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Archive for September, 2011

A new venue to share creative ideas about conservation and environmental policy – yay! A few years out of school and heading back for my PhD in January, I’m excited to become a part of your online community. Currently, I am working with the US Forest Service in Golden, Colorado. My job with the Western Forestry Leadership Coalition involves dealing with a lot of issues (fire, water, climate change, forest products, etc.) that cross ownership boundaries (federal, state, tribal, and private) and engage a lot of different agencies (US Forest Service, Bureau of Land Management, National Park Service, State Forestry and Wildlife agencies, etc.) and organizations (The Nature Conservancy, Sustainable Northwest, Center for Biological Diversity, etc.).

Recently, I had the opportunity to attend a lecture at Colorado State University on large landscape conservation in Australia. Closely tied to the work I did during my master’s at the University of Maryland and my current work with the US Forest Service, I was interested to hear what someone from another country had to say about “connectivity conservation.”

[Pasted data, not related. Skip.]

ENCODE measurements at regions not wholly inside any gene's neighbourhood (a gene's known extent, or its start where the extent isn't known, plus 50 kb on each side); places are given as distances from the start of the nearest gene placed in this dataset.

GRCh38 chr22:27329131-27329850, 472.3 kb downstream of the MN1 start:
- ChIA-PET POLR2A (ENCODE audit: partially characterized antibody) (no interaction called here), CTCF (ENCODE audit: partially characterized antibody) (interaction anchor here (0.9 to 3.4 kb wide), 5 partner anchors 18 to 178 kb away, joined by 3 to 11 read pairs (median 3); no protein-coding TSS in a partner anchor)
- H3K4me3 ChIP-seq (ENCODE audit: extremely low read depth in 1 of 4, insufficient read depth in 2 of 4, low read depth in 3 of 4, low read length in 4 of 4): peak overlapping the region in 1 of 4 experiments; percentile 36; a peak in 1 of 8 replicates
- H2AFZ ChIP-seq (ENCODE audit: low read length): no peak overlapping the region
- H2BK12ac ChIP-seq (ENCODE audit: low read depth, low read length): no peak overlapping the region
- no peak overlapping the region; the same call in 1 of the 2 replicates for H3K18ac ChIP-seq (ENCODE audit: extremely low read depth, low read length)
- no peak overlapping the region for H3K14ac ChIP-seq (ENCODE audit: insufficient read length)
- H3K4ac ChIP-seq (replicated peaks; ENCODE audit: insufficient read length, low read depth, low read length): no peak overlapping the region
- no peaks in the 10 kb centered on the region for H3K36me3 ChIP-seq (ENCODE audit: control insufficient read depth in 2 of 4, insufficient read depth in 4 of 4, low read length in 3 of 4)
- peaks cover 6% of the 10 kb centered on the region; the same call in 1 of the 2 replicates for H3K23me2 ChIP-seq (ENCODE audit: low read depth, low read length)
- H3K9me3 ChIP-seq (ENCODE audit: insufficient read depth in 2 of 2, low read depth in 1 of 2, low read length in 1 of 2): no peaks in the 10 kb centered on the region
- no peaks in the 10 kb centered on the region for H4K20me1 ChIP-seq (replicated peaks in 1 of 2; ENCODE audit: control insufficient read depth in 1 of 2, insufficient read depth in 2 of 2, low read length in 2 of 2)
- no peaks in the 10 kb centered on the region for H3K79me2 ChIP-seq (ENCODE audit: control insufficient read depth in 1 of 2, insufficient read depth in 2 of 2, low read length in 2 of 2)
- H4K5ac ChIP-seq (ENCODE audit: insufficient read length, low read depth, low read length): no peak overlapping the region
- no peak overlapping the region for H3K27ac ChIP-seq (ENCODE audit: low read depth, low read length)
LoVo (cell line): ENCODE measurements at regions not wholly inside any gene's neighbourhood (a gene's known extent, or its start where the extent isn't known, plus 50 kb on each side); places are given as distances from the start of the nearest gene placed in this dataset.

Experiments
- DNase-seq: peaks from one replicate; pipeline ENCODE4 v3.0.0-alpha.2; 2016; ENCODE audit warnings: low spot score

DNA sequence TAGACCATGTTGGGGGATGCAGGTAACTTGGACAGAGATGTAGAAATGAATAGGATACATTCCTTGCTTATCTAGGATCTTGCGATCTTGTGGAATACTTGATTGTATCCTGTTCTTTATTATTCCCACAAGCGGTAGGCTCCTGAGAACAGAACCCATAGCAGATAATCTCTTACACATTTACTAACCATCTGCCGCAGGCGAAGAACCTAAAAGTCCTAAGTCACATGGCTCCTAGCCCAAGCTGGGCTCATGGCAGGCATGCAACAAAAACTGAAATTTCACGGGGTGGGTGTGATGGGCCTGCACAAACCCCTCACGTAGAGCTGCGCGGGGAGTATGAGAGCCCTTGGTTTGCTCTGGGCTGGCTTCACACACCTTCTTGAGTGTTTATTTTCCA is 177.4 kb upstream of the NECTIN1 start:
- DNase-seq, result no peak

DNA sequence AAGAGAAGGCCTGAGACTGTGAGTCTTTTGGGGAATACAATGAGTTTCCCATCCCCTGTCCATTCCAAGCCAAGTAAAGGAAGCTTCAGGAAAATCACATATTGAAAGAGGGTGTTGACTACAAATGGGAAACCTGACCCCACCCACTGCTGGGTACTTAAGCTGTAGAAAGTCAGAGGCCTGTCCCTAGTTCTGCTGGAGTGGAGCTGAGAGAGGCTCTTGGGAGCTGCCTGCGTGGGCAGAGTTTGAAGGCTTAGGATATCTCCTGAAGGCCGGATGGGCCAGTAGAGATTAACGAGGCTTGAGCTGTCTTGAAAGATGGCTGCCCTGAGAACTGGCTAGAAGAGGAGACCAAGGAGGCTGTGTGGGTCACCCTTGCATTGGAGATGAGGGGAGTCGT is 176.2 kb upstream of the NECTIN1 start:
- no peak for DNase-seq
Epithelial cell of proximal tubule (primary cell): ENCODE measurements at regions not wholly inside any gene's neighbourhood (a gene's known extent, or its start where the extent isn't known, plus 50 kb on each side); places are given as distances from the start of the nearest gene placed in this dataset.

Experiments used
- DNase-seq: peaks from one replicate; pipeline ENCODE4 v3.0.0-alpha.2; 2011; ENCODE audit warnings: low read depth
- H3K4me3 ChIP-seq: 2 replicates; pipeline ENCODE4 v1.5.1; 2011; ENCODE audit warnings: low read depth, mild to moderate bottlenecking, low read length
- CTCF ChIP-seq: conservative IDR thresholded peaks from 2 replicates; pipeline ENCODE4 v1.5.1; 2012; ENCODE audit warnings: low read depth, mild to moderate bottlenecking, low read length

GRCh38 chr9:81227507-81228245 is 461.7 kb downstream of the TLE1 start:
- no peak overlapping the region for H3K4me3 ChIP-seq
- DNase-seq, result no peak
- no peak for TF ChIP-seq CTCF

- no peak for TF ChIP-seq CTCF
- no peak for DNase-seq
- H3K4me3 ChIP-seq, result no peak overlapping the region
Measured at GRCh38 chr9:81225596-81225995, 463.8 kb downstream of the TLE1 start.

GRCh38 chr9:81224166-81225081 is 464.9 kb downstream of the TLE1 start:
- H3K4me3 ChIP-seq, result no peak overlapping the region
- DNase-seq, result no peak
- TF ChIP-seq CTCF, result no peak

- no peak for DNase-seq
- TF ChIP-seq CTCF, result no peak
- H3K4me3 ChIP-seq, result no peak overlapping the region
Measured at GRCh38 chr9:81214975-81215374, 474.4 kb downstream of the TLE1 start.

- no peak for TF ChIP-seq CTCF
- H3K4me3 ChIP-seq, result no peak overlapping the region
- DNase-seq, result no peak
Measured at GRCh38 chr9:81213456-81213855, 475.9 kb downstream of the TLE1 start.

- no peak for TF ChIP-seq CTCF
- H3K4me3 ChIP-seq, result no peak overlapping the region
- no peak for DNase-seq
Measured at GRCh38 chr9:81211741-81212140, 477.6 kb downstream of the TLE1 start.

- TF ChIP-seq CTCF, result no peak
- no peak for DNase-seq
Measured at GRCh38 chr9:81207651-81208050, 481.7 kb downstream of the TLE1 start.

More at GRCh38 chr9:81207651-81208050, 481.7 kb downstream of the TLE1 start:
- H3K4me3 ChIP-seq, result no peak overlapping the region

Green Infrastructure BookWhat I was brought up on is a concept called “green infrastructure.” Defined in the text “Green Infrastructure: Linking Landscapes and Communities” by Mark Benedict and Ed McMahon, green infrastructure is “strategically planned and managed networks of natural lands, working landscapes and other open spaces that conserve ecosystem values and functions and provide associated benefits to human populations.” Put more simply, it’s all the green (and blue and brown) places that produce the clean air, water, habitat, and other stuff we need to live and be happy. Critical to keeping this green infrastructure highly functioning are two concepts: connectivity and strategic planning. For water to flow, species to migrate, and other ecosystem processes to remain intact, landscapes need to be physically connected. New urban and suburban development are major contributors to fragmentation, or the loss of connectivity, but can be planned in such a way as to avoid damaging impacts. This strategic planning that balances conservation and development needs is often called green infrastructure planning and is carried out by many states and counties in the US.